Control systems are also becoming standardized, Valenti says. "Educators have begun to 'mature' with their technology usage and to understand how important it is to have a standard interface in every classroom across the campus," he says. "In the old days, every building they did was a little bit different incrementally. We're now seeing our clients having gone far enough down the road to say, 'Here is the interface that we use, and this is the graphics look that we want you to apply.'"

The benefit to this type of planning is that a professor who knows how to use the small classroom equipment in Building A will also know how to use the small classroom equipment in Building B.

Just as important is what the instructors never see: the standards for the A/V infrastructure, including cabling, hardware racks, and network interfaces.

"All of that needs to be done on a campus basis as well, so when technicians come in, they know where to look for things," Lemke says. Planning also enables institutions to be prepared for whatever new A/V technology comes along. Rooms won't have to be torn apart to install new cables or power sources because they are already there, waiting to be used.

"We're seeing this type of planning more and more," notes Valenti. "I don't know that we're working on a building now that doesn't at least have the infrastructure in place to do that in the future. The conduits, the junction boxes, the pathways to get cabling to the right locations that's all becoming baseline."

When it comes to presenting visual information to large groups, projectors are still the way to go. Valenti says that, after an internet connection, projectors are probably the one constant in most classrooms.

"At a minimum, what's prevalent is a projector and screen and some kind of control capability, normally touch-screen controls," he says. "Then, depending on the campus, the range of outboard equipment runs the gamut from digital document cameras to video and DVD players."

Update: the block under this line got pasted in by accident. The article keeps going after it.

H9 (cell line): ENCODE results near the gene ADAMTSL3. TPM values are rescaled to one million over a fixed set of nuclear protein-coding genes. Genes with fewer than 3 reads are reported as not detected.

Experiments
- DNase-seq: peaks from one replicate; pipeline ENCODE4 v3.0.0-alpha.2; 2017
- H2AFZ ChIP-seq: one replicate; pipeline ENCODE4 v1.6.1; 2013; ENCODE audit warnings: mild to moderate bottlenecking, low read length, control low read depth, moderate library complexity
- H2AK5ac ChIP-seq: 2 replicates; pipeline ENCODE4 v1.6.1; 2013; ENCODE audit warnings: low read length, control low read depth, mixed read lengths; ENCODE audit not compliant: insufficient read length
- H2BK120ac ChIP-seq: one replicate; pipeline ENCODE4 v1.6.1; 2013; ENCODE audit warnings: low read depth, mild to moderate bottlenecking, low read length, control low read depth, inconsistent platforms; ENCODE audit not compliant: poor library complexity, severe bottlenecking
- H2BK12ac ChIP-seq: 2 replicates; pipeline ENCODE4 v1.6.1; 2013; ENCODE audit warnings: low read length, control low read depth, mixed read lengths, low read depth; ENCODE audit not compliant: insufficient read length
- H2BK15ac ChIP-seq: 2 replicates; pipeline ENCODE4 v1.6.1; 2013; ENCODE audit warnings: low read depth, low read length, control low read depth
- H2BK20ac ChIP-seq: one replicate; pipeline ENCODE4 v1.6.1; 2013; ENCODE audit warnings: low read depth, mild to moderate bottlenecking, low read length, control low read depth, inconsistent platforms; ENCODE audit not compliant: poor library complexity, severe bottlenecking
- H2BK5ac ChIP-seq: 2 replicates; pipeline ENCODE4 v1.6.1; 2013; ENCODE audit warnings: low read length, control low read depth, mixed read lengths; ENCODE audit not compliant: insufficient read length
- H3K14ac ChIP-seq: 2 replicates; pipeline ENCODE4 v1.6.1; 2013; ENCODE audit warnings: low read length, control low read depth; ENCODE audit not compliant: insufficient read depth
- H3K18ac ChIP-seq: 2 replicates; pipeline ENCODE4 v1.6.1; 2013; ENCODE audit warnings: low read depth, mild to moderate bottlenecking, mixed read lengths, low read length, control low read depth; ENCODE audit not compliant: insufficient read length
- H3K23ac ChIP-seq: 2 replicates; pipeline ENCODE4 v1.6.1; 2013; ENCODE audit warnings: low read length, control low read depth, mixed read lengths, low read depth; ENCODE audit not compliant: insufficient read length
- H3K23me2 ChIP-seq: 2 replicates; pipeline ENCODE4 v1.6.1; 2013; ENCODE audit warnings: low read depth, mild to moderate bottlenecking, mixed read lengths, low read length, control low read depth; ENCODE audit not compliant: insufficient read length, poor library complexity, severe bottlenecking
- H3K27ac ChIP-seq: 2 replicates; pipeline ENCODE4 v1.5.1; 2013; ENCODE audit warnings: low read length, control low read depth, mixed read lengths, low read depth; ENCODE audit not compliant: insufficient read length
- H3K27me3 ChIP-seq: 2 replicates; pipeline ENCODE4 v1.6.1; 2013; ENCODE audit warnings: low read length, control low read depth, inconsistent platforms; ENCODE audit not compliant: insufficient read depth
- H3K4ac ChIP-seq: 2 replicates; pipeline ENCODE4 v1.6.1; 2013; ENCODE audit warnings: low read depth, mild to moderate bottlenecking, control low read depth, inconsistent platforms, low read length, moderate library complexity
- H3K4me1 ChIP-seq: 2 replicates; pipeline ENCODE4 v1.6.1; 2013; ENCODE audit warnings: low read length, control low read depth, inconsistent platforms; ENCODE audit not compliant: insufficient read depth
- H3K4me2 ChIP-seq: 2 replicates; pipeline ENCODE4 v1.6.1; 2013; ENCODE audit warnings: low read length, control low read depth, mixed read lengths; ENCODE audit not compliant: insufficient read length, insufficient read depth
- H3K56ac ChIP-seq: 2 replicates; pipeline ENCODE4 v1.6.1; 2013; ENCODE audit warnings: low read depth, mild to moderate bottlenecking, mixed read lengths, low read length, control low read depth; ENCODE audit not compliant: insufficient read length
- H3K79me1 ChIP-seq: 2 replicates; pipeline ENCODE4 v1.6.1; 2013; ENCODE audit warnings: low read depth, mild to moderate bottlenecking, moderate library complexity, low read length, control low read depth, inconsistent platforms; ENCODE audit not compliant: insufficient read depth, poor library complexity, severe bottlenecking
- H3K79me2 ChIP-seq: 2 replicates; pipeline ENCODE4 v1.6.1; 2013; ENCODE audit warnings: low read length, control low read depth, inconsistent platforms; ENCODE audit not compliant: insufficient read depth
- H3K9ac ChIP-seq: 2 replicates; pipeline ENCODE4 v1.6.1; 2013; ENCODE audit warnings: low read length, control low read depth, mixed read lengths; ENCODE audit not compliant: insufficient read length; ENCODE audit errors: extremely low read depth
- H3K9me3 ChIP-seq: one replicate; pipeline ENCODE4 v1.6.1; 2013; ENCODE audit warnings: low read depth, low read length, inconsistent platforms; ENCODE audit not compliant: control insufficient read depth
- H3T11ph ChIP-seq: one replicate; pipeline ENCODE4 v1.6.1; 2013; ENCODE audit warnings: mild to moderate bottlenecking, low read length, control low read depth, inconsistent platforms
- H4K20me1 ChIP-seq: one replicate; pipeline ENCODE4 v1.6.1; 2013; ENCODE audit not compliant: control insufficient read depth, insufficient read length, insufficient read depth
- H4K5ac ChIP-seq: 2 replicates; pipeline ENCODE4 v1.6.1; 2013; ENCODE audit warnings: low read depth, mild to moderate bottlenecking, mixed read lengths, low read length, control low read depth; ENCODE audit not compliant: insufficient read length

Portable room projectors have come down in size and price, yet they've increased their capabilities. Companies such as Dell, Epson, Hitachi, Toshiba, and Christie all offer powerful yet lightweight wireless projectors that can be moved from room to room or fixed to the ceiling. Large venue projectors, often with two to three times the lumens of portable models, are capable of projecting bright, crisp images in lecture halls and auditoriums. Look to Sony, Panasonic, Barco, and Sharp for both DLP (Digital Light Processing) and LCD (liquid crystal display) large venue technology.

The role of higher ed in A/V development is second only to that of the military. Engineering and science schools, in particular, have been drivers.

"Many schools are going to multiple imaging setups, with two projectors and two screens," says Valenti. "That's a good way to judge a 'second-generation' installation. The first generation of faculty are getting accustomed to using digital content and figuring out how to integrate that into the way they teach. Once they get the hang of it, they realize that they want to be able to show more than one thing, or be able to compare and contrast, and it's helpful if they have two images to work with."

Some instructors even use signal processors to segment a large display into four or five individual windows, he says.